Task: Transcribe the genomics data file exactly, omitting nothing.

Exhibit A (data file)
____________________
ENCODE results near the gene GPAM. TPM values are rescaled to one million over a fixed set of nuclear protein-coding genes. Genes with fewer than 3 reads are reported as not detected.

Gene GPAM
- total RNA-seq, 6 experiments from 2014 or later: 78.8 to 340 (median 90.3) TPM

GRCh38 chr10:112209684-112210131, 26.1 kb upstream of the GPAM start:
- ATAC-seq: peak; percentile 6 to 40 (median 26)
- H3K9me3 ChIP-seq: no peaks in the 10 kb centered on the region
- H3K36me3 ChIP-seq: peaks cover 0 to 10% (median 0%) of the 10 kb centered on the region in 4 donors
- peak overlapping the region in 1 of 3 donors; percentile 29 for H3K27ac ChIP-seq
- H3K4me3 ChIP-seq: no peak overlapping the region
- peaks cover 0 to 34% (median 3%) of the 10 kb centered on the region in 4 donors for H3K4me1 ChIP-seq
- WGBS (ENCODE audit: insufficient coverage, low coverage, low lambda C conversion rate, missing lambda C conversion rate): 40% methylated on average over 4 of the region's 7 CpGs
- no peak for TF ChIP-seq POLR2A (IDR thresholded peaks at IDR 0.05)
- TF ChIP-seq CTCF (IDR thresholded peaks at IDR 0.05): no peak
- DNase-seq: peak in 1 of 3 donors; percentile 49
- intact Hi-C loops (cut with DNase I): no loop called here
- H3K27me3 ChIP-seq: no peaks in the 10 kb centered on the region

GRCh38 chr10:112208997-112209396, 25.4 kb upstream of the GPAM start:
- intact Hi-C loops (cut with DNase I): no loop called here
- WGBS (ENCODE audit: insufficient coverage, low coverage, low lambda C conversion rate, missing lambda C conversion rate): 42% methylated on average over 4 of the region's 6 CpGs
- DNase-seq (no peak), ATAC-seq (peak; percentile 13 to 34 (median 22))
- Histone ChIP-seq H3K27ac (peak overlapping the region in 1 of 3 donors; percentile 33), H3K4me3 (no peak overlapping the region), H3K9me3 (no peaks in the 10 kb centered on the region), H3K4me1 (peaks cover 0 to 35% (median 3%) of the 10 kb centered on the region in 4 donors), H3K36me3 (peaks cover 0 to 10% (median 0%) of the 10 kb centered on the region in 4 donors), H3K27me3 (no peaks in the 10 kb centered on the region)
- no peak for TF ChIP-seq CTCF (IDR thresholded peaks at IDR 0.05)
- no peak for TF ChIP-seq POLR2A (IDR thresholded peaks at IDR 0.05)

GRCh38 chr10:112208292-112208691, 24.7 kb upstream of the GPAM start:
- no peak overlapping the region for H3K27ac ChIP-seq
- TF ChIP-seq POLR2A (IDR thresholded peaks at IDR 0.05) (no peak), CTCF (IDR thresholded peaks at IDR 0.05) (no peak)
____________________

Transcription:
ENCODE results near the gene GPAM. TPM values are rescaled to one million over a fixed set of nuclear protein-coding genes. Genes with fewer than 3 reads are reported as not detected.

Gene GPAM
- total RNA-seq, 6 experiments from 2014 or later: 78.8 to 340 (median 90.3) TPM

GRCh38 chr10:112209684-112210131, 26.1 kb upstream of the GPAM start:
- ATAC-seq: peak; percentile 6 to 40 (median 26)
- H3K9me3 ChIP-seq: no peaks in the 10 kb centered on the region
- H3K36me3 ChIP-seq: peaks cover 0 to 10% (median 0%) of the 10 kb centered on the region in 4 donors
- peak overlapping the region in 1 of 3 donors; percentile 29 for H3K27ac ChIP-seq
- H3K4me3 ChIP-seq: no peak overlapping the region
- peaks cover 0 to 34% (median 3%) of the 10 kb centered on the region in 4 donors for H3K4me1 ChIP-seq
- WGBS (ENCODE audit: insufficient coverage, low coverage, low lambda C conversion rate, missing lambda C conversion rate): 40% methylated on average over 4 of the region's 7 CpGs
- no peak for TF ChIP-seq POLR2A (IDR thresholded peaks at IDR 0.05)
- TF ChIP-seq CTCF (IDR thresholded peaks at IDR 0.05): no peak
- DNase-seq: peak in 1 of 3 donors; percentile 49
- intact Hi-C loops (cut with DNase I): no loop called here
- H3K27me3 ChIP-seq: no peaks in the 10 kb centered on the region

GRCh38 chr10:112208997-112209396, 25.4 kb upstream of the GPAM start:
- intact Hi-C loops (cut with DNase I): no loop called here
- WGBS (ENCODE audit: insufficient coverage, low coverage, low lambda C conversion rate, missing lambda C conversion rate): 42% methylated on average over 4 of the region's 6 CpGs
- DNase-seq (no peak), ATAC-seq (peak; percentile 13 to 34 (median 22))
- Histone ChIP-seq H3K27ac (peak overlapping the region in 1 of 3 donors; percentile 33), H3K4me3 (no peak overlapping the region), H3K9me3 (no peaks in the 10 kb centered on the region), H3K4me1 (peaks cover 0 to 35% (median 3%) of the 10 kb centered on the region in 4 donors), H3K36me3 (peaks cover 0 to 10% (median 0%) of the 10 kb centered on the region in 4 donors), H3K27me3 (no peaks in the 10 kb centered on the region)
- no peak for TF ChIP-seq CTCF (IDR thresholded peaks at IDR 0.05)
- no peak for TF ChIP-seq POLR2A (IDR thresholded peaks at IDR 0.05)

GRCh38 chr10:112208292-112208691, 24.7 kb upstream of the GPAM start:
- no peak overlapping the region for H3K27ac ChIP-seq
- TF ChIP-seq POLR2A (IDR thresholded peaks at IDR 0.05) (no peak), CTCF (IDR thresholded peaks at IDR 0.05) (no peak)